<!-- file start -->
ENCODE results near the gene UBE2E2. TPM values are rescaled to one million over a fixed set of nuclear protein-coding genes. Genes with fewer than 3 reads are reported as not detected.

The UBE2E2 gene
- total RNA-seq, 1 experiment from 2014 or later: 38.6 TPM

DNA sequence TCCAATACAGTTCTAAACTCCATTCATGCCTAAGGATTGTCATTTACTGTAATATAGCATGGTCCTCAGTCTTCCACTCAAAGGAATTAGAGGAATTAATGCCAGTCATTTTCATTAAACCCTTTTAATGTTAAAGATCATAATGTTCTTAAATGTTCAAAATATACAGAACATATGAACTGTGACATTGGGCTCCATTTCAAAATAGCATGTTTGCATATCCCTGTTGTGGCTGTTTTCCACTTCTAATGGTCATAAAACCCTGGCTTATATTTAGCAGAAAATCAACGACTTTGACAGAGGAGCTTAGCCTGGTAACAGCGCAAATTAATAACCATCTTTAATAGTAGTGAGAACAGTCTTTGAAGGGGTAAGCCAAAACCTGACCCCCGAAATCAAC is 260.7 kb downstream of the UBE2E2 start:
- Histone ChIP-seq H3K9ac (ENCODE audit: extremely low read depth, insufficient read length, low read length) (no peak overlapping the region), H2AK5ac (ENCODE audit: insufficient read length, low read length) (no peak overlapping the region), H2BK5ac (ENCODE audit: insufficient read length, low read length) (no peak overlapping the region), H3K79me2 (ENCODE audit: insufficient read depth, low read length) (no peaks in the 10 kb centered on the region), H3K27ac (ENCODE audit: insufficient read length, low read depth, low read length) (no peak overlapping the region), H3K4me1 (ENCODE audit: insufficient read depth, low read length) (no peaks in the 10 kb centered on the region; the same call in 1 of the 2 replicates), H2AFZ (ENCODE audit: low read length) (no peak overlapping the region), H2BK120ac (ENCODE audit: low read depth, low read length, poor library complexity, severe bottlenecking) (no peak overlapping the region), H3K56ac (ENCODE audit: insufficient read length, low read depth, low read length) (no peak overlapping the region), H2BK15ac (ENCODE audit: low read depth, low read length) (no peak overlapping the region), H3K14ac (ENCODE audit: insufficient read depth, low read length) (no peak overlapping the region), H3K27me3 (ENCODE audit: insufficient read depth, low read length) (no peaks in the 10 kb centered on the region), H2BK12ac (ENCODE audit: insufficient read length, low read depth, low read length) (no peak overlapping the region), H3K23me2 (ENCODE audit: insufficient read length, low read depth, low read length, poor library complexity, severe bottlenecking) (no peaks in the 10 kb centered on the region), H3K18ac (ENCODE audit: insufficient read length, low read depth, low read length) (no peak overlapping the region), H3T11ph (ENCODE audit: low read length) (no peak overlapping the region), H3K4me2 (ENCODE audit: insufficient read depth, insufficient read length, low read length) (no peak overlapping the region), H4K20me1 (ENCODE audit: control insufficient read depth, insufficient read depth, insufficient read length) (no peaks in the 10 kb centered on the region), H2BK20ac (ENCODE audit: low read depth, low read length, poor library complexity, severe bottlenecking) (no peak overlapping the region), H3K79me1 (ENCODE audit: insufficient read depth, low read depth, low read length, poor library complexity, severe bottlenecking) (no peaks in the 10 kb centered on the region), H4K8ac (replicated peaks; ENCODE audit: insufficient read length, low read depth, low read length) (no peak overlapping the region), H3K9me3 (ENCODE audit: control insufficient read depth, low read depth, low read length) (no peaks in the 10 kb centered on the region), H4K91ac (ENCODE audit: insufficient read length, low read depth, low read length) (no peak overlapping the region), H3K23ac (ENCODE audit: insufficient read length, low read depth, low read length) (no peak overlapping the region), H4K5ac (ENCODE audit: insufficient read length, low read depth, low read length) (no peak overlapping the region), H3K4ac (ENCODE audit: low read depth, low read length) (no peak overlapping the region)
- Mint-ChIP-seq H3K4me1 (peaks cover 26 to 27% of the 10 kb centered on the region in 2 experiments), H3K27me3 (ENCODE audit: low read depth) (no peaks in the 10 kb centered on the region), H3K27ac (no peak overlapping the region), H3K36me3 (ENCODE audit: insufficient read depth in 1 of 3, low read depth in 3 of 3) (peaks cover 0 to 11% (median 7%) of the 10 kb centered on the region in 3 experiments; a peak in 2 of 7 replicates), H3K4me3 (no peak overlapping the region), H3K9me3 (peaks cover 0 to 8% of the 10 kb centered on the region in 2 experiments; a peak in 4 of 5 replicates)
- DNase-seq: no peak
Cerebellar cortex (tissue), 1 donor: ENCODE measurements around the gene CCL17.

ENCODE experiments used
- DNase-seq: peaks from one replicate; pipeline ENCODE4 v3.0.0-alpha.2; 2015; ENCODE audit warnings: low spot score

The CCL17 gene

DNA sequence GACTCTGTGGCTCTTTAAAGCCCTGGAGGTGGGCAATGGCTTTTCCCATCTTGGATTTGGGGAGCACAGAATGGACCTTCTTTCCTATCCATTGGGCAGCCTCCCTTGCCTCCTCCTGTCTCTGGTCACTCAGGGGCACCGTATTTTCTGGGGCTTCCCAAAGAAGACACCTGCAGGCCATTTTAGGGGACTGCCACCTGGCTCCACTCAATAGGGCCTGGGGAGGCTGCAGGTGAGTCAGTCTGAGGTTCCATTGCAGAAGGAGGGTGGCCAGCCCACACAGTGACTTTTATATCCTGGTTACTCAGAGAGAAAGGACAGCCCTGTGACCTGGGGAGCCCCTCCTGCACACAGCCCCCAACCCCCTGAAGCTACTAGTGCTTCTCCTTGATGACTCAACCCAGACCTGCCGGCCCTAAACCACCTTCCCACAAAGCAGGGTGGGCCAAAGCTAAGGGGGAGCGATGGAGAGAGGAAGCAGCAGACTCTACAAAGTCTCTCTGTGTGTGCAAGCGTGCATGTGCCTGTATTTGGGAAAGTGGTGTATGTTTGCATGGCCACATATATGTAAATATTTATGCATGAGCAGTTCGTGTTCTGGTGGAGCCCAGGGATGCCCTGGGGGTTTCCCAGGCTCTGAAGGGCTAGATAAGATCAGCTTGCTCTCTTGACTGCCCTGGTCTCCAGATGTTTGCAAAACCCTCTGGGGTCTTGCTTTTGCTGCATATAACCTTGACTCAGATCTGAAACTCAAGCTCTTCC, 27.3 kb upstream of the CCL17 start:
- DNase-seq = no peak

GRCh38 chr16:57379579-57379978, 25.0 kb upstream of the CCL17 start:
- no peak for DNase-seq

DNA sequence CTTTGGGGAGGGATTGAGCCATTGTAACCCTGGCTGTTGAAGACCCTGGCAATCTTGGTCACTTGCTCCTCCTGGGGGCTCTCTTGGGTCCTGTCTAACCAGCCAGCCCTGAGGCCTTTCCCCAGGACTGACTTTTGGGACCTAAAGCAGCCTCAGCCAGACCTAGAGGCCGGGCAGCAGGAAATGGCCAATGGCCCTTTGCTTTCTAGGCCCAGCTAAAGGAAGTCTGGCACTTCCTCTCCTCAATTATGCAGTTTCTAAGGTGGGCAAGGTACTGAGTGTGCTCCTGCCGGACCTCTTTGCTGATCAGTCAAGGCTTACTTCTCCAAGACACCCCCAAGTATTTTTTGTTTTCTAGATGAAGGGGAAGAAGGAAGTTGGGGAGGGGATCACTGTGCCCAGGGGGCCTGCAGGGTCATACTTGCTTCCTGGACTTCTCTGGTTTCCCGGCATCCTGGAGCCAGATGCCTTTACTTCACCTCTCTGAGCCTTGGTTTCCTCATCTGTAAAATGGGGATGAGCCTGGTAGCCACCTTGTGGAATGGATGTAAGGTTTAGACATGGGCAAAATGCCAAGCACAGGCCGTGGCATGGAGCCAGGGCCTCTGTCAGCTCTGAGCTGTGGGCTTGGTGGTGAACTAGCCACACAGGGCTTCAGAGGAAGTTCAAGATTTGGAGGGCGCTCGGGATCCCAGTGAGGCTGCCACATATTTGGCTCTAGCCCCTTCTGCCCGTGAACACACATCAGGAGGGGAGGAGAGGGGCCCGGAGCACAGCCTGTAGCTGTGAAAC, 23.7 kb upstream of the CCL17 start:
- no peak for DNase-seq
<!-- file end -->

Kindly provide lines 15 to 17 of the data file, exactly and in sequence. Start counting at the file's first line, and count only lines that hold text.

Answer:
- no peak for DNase-seq

DNA sequence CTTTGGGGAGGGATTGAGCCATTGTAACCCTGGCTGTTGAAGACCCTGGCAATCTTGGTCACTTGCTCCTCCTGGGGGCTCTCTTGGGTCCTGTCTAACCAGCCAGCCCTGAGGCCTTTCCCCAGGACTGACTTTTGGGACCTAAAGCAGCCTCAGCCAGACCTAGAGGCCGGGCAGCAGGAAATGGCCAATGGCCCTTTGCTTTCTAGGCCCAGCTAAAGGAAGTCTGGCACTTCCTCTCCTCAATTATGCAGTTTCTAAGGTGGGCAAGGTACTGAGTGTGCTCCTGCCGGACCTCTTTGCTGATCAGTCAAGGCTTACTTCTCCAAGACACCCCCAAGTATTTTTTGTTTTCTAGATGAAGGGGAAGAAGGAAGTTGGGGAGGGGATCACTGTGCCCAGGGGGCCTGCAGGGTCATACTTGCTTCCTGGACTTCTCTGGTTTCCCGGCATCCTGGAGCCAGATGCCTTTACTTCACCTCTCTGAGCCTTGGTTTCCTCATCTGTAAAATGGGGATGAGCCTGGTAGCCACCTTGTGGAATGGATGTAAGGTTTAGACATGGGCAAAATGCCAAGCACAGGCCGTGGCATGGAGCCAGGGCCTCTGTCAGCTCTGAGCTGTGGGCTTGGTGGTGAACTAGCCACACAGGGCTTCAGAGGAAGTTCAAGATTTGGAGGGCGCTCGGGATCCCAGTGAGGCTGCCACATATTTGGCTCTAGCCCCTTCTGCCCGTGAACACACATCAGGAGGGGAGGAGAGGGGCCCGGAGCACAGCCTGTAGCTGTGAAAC, 23.7 kb upstream of the CCL17 start:
- no peak for DNase-seq